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study participant Linnea Holm

Stanford scientist asks how chronic diseases affect kids’ bones

Stanford's Mary Leonard has devoted her research career to understanding how chronic diseases weaken children's bones, and what we can do about it.

When children have diabetes, kidney disease, inflammatory bowel disease or cancer, their doctors and families focus first on keeping the patients alive in the short term. But caregivers also need to consider long-term consequences, including the fact that these chronic diseases, and many others, exact a quiet toll on kids' bones.

Stanford scientist Mary Leonard, MD, who chairs our Department of Pediatrics, has devoted her research career to understanding how chronic diseases weaken children's bones, and what we can do about it. Chronic diseases can hurt the bones in many ways: They may interfere with metabolism of bone-building minerals, require treatments with bone-damaging side effects, cause ongoing inflammation that hurts the bones, or stop children from doing the walking, running and jumping that prompt kids' bones to get stronger.

Leonard's team is gathering detailed measurements to help them uncover exactly what goes awry in several chronic diseases of childhood, as I learned on a recent tour of her lab. One of the highlights of my visit was seeing the team's high-resolution CT scanner for arm and leg bones, the only such machine west of Missouri. A story I wrote explains how it's contributing to their work:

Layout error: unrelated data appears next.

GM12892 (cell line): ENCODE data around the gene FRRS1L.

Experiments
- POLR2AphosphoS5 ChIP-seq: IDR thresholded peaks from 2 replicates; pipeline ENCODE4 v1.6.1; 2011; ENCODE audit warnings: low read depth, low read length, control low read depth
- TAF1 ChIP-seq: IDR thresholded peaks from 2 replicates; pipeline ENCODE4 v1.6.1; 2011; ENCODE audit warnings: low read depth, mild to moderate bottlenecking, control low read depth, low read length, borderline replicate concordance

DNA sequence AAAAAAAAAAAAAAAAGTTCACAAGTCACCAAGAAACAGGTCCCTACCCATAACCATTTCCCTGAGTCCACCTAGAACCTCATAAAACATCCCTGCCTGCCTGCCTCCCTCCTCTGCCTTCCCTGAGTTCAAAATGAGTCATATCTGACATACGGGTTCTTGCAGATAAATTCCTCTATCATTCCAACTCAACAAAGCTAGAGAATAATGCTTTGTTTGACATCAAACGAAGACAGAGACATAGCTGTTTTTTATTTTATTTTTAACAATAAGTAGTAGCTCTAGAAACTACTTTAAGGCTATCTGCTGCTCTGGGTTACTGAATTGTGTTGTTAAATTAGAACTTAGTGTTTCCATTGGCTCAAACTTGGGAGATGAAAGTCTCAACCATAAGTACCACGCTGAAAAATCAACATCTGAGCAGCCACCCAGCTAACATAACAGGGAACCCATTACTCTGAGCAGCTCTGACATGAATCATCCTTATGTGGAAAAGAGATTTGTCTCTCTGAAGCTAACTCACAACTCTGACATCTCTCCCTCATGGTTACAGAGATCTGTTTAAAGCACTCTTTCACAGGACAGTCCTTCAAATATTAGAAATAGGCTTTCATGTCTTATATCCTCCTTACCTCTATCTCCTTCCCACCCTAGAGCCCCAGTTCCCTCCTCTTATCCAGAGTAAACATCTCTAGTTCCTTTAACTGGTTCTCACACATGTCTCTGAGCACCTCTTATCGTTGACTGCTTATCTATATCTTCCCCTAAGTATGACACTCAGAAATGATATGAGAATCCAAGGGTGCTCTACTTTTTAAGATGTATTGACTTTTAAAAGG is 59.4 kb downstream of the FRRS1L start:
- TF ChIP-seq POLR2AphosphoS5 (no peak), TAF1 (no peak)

'High-resolution CT scans help us understand why the bones are weak,' Leonard said. 'Is it because the shell of the bone is thin? Is it not dense enough? Does it have pores or holes it shouldn’t have?' These details are telling: Inflammation leaves one type of damage traced on the bone, steroid medications leave another. Vitamin D deficiency looks different, too. 'If we understand the underpinnings of the fragility, it gives us insight into the mechanism of bone damage,' she said.

Once the mechanism of damage is clear, it's easier for doctors to suggest the best bone-preserving approaches for each disease.

The good news is that improved treatments for many chronic childhood diseases have already given patients much longer, healthier lives than they would have had a generation ago. Candice Sheldon, MD, who works with Leonard, told me why, in that context, it makes sense to keep focusing on what's happening with kids' bones:

'Bone fractures are painful, and the young patients we’re studying are already dealing with so many other medical problems,' said Sheldon. 'Ultimately, we want to strengthen their bones so they can be happier and more active in childhood and throughout their adult lives as well.'

Photo of study subject courtesy of the Leonard lab

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